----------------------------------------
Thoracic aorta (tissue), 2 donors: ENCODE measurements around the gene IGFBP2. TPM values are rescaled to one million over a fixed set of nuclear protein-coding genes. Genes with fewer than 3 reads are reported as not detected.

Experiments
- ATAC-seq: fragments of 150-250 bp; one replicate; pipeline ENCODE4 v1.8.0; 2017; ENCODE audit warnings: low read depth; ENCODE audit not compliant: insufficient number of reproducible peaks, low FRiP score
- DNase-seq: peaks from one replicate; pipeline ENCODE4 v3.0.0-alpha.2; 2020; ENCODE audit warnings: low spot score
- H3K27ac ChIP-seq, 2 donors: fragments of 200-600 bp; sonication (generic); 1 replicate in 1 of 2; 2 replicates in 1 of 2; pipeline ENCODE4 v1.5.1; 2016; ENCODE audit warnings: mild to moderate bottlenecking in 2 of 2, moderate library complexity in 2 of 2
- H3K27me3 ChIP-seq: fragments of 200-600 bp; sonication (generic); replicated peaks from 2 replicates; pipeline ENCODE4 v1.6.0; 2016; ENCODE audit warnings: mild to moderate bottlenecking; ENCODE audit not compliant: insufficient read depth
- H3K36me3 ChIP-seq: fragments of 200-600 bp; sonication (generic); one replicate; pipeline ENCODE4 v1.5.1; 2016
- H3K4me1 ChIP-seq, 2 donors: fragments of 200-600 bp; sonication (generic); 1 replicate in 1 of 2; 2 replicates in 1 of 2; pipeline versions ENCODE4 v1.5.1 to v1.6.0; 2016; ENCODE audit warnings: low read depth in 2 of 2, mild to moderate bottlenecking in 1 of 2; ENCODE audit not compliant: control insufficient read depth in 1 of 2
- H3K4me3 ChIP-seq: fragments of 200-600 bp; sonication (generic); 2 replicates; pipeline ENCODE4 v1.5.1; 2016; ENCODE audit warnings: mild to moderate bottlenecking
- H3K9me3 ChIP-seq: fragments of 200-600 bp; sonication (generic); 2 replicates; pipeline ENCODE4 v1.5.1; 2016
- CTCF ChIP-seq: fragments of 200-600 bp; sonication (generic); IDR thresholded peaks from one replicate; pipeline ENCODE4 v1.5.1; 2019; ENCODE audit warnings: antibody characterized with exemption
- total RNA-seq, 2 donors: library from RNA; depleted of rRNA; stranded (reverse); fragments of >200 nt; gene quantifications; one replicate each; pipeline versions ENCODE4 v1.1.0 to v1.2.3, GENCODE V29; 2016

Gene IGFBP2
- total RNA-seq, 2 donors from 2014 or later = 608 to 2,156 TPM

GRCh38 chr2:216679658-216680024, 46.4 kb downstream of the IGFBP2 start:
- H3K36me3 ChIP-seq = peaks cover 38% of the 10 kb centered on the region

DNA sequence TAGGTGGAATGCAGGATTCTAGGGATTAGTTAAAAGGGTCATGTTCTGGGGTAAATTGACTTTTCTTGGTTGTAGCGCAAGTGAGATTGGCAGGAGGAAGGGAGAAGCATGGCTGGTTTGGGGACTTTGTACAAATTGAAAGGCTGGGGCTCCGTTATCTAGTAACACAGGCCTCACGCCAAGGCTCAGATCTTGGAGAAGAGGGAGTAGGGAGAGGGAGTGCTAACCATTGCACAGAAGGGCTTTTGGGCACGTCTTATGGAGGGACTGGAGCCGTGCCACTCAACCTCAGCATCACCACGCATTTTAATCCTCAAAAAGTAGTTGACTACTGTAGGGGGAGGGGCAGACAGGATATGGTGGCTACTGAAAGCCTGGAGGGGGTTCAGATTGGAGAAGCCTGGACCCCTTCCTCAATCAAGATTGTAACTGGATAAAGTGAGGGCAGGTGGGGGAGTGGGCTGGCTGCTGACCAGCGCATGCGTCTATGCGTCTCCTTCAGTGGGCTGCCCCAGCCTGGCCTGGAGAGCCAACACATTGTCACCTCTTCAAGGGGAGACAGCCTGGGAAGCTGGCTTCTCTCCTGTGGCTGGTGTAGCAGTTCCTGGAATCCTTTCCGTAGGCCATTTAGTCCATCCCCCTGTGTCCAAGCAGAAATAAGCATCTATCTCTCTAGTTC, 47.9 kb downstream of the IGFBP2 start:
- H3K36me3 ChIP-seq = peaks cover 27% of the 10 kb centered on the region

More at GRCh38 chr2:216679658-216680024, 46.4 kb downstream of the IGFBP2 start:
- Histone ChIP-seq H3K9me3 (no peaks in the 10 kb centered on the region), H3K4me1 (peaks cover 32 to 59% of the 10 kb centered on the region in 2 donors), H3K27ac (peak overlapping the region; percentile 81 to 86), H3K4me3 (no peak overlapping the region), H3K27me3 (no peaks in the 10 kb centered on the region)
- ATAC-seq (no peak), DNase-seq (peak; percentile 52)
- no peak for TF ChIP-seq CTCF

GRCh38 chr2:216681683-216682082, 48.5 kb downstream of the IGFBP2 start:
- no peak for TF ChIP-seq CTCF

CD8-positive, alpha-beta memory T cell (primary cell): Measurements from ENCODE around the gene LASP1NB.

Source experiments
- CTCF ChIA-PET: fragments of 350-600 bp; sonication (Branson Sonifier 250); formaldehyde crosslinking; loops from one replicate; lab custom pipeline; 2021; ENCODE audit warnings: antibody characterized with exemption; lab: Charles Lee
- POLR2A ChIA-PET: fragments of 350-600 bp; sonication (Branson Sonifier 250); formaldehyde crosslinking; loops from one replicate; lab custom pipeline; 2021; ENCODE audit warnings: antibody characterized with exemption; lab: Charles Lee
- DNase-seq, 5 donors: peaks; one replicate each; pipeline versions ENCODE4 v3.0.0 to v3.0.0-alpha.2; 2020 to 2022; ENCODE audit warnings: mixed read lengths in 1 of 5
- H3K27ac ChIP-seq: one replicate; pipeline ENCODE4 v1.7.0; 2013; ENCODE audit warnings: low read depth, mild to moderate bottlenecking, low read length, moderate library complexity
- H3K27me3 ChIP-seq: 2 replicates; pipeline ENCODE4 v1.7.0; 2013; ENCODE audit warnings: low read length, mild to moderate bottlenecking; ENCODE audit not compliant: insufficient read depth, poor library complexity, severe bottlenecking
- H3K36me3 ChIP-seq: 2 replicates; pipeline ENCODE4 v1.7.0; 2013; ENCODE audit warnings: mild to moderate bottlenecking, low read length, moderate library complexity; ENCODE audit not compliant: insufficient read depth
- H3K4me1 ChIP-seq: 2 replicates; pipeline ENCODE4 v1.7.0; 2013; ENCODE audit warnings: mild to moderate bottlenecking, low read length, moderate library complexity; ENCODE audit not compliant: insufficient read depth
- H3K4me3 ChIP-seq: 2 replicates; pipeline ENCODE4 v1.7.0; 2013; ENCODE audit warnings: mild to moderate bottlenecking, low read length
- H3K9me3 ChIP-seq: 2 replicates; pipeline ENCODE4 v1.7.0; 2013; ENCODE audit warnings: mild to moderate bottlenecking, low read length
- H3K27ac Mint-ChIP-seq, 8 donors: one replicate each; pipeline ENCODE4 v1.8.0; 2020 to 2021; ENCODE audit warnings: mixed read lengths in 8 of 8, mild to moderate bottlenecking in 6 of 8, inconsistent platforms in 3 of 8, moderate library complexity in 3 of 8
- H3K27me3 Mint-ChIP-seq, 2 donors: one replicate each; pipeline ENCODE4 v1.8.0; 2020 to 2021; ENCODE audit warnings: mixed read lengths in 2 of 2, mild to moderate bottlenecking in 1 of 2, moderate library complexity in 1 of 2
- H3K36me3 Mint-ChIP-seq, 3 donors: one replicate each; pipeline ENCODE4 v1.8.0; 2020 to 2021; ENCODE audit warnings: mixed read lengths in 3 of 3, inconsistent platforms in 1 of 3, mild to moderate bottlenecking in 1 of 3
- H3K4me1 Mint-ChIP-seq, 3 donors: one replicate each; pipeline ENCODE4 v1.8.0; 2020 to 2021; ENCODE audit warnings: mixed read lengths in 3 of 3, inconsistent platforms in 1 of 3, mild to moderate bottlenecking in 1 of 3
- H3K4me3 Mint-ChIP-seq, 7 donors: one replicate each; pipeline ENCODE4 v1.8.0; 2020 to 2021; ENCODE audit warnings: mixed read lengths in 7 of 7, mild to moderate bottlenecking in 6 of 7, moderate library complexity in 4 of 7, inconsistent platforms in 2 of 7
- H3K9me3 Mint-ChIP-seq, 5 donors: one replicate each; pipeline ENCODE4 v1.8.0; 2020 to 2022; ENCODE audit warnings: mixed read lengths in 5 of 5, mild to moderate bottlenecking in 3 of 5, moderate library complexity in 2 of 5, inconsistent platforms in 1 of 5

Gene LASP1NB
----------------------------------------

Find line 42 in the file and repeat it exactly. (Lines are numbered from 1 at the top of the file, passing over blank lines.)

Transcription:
Gene LASP1NB